WASHINGTON, Oct. 19, 2017 - U.S. Rep. Jim Cooper (TN-05), joined by U.S. Rep. Evan Jenkins (WV-03), U.S. Rep. Ann McLane Kuster (NH-02) and U.S. Rep. Tim Ryan (OH-13), today introduced bipartisan legislation repealing the Ensuring Patient Access and Effective Drug Enforcement Act of 2016.
The Washington Post and "60 Minutes" recently revealed that the Act has severely restricted the ability of the Drug Enforcement Administration (DEA) to investigate and discipline opioid distributors suspected of illegal behavior. "It is clear that the Ensuring Patient Access and Effective Drug Enforcement Act of 2016 has significantly and adversely affected the federal government's ability to crack down on opioid distributors that are endangering communities across the country," Ryan said.
"We need to restore DEA's full powers, not hamper the agency the way the drug industry wanted," Cooper said. "Congress made a terrible mistake letting the drug industry bill slip through. Congress should correct that mistake now!"
The 2016 Act altered DEA procedures and made it more difficult for the agency to combat the spread of opioids into the black market. "We need a DEA that is fully empowered to enforce opioid regulations and crack down on irresponsible distributors," Jenkins said.
"At a time when the opioid epidemic is impacting communities across the country, it's critical that no tools are taken off the table," Kuster noted. "We know that the opioid crisis has in part been fueled by the over prescribing of opioid pain medications and any limitations on the DEA's ability to get unneeded prescription drugs off the street must be eliminated. I'm pleased that we've been able to come together in a bipartisan fashion to introduce this bill to repeal provisions of the Ensuring Patient Access and Effective Drug Enforcement Act, which DEA officials cite as restricting their ability to do their job."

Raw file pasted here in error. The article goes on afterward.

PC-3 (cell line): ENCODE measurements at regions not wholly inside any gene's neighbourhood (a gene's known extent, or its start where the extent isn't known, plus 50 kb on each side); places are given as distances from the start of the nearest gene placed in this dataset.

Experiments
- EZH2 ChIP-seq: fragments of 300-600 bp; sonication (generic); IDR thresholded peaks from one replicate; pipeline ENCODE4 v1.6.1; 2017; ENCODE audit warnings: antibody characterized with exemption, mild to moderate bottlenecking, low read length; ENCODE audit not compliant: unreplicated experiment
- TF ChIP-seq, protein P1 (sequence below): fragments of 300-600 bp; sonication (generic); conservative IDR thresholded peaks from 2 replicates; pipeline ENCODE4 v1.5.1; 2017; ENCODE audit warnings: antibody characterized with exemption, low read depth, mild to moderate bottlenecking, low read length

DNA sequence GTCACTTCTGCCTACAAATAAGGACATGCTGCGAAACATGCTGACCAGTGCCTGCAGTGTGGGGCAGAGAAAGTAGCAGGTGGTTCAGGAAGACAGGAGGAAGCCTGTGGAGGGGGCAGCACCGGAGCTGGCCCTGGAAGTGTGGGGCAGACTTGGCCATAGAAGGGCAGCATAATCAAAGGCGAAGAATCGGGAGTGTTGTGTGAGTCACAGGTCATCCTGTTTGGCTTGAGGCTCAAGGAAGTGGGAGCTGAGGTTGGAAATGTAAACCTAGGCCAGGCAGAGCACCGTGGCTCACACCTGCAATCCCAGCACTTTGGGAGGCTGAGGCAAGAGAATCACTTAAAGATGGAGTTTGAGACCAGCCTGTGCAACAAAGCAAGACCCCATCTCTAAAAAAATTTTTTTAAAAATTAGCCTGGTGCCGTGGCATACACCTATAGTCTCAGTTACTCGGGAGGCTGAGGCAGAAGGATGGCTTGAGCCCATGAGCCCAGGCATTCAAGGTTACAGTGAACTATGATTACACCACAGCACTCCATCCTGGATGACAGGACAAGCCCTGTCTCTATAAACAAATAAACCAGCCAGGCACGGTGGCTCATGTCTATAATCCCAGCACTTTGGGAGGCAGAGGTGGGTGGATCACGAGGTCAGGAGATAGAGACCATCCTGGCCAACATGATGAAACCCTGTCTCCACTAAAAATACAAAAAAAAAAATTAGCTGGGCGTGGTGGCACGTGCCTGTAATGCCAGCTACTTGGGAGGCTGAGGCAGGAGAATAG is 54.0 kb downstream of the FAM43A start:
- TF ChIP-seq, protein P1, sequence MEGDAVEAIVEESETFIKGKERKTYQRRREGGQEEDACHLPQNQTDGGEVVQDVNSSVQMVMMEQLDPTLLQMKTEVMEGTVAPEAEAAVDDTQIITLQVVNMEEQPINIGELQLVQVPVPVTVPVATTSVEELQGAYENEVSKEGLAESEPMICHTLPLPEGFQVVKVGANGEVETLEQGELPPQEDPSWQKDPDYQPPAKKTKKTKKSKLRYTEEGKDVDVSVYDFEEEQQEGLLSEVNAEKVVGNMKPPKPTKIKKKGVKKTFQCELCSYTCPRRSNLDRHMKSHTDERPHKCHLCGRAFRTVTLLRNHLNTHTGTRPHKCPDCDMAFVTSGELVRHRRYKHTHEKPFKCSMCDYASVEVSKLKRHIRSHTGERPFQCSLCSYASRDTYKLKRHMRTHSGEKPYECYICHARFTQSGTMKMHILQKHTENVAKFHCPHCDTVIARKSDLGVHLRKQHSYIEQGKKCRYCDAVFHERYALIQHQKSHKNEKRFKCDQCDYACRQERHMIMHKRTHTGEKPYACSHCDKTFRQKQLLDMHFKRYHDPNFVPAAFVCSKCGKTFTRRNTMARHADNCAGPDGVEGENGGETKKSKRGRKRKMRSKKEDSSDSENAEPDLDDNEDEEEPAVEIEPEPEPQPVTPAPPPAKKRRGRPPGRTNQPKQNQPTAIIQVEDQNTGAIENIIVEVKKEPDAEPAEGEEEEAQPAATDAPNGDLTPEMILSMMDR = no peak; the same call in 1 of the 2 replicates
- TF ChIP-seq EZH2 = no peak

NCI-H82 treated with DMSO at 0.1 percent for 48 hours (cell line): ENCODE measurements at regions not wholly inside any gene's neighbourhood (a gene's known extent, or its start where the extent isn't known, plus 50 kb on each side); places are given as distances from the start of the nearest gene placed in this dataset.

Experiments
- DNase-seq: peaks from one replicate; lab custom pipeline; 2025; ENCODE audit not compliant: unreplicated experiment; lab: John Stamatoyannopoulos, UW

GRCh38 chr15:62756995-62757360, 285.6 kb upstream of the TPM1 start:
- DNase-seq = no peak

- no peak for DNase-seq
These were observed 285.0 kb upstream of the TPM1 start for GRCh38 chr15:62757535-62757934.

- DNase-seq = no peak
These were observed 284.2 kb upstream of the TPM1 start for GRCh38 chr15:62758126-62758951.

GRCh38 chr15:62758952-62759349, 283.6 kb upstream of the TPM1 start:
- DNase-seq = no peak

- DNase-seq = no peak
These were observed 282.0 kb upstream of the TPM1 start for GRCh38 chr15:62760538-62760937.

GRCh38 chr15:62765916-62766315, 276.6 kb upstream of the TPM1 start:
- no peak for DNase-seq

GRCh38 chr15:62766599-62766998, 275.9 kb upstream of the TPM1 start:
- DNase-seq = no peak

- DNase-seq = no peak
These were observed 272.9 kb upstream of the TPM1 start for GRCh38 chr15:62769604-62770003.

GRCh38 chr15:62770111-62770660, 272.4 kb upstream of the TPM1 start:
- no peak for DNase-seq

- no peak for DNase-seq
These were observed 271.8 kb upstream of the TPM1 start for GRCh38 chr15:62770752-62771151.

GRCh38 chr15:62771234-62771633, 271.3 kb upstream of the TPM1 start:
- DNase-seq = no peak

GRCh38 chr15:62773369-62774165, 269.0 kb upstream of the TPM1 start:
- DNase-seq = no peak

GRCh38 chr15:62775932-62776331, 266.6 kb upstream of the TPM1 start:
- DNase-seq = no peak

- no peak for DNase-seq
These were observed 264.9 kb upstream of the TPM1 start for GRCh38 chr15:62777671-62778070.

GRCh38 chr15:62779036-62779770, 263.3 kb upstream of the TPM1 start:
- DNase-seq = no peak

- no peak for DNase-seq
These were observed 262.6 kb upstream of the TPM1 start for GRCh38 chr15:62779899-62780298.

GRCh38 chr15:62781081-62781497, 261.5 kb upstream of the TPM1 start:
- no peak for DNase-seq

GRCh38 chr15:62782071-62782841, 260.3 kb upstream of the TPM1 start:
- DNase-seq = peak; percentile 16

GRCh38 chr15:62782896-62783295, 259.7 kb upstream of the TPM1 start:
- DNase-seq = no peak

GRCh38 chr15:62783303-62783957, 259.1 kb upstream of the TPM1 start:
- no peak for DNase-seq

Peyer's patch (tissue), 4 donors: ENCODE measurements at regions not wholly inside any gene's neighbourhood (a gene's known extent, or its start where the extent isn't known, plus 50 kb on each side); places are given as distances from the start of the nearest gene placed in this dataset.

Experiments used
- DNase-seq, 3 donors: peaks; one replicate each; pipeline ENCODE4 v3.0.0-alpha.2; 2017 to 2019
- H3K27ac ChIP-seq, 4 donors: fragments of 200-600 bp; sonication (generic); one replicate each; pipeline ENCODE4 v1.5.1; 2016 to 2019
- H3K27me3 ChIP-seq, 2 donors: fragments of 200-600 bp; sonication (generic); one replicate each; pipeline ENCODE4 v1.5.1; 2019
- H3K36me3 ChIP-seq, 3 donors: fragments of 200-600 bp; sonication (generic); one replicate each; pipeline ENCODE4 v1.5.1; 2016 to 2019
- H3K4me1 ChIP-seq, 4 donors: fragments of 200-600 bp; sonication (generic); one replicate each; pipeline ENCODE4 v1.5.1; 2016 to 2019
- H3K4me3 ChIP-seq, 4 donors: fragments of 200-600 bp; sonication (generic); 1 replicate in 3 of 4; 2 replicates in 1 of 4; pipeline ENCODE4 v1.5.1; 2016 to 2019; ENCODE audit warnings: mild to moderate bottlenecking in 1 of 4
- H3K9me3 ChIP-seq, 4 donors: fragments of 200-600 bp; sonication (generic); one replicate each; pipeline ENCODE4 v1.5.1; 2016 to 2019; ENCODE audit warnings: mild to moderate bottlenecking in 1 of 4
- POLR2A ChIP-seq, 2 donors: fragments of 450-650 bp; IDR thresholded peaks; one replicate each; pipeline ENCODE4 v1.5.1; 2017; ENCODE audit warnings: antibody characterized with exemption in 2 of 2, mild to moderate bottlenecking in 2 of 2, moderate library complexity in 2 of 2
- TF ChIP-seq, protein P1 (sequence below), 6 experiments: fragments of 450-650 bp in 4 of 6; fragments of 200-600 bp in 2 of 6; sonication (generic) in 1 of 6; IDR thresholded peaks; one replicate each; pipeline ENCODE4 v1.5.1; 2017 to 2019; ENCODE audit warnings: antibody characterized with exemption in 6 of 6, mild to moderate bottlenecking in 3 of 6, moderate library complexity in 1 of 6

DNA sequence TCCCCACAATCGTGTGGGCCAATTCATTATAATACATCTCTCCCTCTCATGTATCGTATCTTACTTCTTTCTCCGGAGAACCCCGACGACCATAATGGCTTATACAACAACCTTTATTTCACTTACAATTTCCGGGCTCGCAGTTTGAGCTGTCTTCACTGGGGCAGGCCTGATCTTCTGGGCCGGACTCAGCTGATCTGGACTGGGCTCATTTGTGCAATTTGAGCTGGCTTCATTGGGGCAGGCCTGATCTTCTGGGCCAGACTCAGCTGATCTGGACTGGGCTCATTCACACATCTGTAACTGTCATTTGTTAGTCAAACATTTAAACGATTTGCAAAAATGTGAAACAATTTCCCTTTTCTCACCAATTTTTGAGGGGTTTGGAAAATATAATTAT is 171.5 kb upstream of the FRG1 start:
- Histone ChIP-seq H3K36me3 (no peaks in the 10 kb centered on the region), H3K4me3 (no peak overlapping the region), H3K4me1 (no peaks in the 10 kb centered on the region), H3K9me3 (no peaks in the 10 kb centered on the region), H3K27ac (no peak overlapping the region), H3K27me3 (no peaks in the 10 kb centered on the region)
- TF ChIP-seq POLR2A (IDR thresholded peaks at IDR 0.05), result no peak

The House bill introduced today would restore the stronger, original standard. U.S. Sen. Claire McCaskill of Missouri has introduced companion legislation in the Senate.
"It appears that this law has significantly affected the government's ability to crack down on opioid distributors that are failing to meet their obligations and endangering our communities," McCaskill said. "That's why I introduced legislation that repeals this law and will continue my work investigating the role pharmaceutical distributors played in fueling this public health crisis."